After 103 years, Chile’s Codelco blasts at Chuquicamata pit for the last time

At the more than 1,100 metres deep, Chuquicamata is the world’s largest open pit copper mine. (Courtesy of Codelco via Flickr.)

Sunday Sep. 9, 2018 will go down in Chile’s copper state miner Codelco’s history of as one the most important days of its Chuquicamata mine’s 103 years of existence. This, because it marked the last blast at the bottom of the open pit operation, expected to transition to underground block cave mining by mid-2019.

Codelco’s second largest copper operation by size is expected to transition to underground block cave mining by mid-2019.

The $5.6 billion-switch, part of Codelco’s 10-year, $39 billion overhaul of its core mines, is expected to extend Chuquicamata’s life by another 50 years. This will allow the world’s No.1 copper producer to keep production rates, despite falling ore grades and increasing costs at its assets.

Codelco, which hands over all of its profits to the state, holds vast copper deposits, accounting for 10% of the world’s known proven and probable reserves and about 11% of the global annual copper output with 1.8 million metric tonnes of production.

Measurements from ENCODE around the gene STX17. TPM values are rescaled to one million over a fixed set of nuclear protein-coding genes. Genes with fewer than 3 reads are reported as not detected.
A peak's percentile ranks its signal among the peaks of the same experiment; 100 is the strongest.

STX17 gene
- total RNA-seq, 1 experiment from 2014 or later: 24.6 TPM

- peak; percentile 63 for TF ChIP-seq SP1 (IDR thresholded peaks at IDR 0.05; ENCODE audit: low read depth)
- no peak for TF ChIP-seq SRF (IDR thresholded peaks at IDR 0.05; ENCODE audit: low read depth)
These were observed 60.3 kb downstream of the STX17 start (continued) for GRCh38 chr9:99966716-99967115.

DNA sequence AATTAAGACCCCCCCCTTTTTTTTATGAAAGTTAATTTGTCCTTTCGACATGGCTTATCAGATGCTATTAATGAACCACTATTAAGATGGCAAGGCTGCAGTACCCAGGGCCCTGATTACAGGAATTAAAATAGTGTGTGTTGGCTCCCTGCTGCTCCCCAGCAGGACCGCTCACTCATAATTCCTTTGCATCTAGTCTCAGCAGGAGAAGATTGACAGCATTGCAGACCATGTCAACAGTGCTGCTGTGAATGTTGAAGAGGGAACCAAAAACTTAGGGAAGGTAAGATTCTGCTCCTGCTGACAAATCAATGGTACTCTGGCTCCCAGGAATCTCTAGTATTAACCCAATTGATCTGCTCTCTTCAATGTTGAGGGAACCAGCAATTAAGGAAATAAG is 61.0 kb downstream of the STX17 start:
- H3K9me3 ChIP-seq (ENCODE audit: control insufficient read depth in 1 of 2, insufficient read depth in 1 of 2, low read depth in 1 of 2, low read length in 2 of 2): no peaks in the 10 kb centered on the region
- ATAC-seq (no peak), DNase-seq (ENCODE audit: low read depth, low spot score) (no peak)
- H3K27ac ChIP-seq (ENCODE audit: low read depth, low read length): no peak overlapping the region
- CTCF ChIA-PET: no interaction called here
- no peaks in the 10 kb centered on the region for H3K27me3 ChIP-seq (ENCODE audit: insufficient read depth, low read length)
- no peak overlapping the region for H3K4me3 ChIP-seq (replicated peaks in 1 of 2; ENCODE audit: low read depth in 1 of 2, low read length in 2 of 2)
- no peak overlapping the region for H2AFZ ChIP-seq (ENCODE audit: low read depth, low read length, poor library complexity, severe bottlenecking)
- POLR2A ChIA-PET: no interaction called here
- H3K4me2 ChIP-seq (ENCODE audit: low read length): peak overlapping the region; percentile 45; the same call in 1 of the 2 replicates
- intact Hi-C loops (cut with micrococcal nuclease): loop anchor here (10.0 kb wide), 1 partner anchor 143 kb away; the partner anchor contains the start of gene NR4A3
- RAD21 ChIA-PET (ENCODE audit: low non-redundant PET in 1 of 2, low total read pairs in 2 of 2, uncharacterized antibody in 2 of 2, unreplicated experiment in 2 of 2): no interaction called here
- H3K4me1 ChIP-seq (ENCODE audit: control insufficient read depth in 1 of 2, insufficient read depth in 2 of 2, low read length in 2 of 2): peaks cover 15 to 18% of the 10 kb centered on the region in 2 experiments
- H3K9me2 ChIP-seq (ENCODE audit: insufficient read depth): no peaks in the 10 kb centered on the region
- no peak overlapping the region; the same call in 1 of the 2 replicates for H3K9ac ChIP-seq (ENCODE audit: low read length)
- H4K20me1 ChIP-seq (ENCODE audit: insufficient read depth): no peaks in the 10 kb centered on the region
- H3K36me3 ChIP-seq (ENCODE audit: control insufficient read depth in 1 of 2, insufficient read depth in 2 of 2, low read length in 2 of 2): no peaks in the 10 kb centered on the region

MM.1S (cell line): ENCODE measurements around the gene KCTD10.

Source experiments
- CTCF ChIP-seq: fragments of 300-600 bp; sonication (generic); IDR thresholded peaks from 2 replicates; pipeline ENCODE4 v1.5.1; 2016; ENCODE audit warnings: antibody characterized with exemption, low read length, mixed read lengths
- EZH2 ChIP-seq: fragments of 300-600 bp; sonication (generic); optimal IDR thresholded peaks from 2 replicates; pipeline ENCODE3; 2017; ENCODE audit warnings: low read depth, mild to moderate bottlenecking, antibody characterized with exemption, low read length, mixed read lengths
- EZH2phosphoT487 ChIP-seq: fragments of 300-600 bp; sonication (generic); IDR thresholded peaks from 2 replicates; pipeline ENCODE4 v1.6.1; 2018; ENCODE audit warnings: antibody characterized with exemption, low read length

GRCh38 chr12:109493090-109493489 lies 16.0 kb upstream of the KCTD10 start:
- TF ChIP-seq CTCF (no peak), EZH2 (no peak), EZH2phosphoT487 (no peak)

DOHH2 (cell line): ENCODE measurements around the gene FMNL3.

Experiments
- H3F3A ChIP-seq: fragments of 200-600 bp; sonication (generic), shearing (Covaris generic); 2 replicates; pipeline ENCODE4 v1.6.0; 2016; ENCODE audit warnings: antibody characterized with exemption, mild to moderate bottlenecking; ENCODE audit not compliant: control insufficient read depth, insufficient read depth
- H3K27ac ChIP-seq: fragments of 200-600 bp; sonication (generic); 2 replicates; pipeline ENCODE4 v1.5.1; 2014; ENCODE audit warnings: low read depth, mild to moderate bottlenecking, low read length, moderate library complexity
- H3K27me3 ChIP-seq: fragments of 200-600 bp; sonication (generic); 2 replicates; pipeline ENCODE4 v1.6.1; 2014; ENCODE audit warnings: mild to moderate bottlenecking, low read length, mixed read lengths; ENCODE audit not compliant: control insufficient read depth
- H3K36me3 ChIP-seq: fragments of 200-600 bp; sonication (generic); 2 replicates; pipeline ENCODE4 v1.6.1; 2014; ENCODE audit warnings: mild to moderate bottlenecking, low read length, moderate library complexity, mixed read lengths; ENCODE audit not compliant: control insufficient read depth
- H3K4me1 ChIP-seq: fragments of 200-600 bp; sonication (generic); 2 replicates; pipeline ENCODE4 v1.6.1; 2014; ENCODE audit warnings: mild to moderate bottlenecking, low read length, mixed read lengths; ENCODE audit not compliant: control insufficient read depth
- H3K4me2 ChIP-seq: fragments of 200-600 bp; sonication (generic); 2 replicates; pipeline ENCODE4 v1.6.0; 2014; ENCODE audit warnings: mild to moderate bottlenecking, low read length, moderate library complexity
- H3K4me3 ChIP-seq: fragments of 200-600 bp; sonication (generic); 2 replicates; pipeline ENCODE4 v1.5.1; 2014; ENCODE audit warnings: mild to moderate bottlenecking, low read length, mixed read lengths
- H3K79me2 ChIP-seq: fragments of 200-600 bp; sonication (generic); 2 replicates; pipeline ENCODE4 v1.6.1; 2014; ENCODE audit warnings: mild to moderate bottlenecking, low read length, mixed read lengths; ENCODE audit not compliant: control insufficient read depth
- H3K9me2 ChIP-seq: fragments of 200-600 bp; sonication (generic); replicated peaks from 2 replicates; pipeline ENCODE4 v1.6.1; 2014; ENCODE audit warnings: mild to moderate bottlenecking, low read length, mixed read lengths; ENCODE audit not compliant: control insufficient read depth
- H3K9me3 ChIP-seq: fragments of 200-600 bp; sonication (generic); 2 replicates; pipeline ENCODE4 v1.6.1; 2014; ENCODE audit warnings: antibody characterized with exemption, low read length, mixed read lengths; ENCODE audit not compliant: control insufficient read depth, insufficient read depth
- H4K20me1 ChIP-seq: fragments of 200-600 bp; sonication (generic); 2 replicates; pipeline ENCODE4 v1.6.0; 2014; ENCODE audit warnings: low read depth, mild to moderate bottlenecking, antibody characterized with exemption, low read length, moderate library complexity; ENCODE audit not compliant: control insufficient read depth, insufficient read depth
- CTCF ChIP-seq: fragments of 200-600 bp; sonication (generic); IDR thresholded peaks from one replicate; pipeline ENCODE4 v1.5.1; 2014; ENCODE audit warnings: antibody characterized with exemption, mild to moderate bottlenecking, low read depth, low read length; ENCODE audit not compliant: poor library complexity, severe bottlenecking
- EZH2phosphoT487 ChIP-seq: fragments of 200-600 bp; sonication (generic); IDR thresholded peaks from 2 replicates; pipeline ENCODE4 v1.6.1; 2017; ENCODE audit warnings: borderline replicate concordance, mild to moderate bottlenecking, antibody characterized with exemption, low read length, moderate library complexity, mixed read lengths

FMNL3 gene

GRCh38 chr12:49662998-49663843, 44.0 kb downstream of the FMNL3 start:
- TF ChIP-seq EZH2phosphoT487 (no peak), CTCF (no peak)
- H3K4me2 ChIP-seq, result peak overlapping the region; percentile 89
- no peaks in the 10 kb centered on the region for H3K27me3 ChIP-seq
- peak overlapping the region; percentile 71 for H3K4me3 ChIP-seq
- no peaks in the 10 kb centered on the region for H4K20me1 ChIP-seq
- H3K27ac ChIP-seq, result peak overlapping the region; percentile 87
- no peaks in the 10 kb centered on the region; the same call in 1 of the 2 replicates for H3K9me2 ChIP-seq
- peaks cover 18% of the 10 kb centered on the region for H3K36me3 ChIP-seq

Last year, “Chuqui” — as locals call it — produced 330,900 tonnes of copper, out of the company’s total of 1.734 million tonnes. Annual production from the century-old mine after the transition from surface to underground extraction is projected to be 320,000 tonnes of fine copper and 15,000 tonnes of molybdenum.

Mining at the more than 1,100 metres-deep pit will continue, but only around phase 49, Codelco has said. Blasting will gradually decrease until mid-2020, when the very last explosion is projected to happen.

Heres’ the historic moment: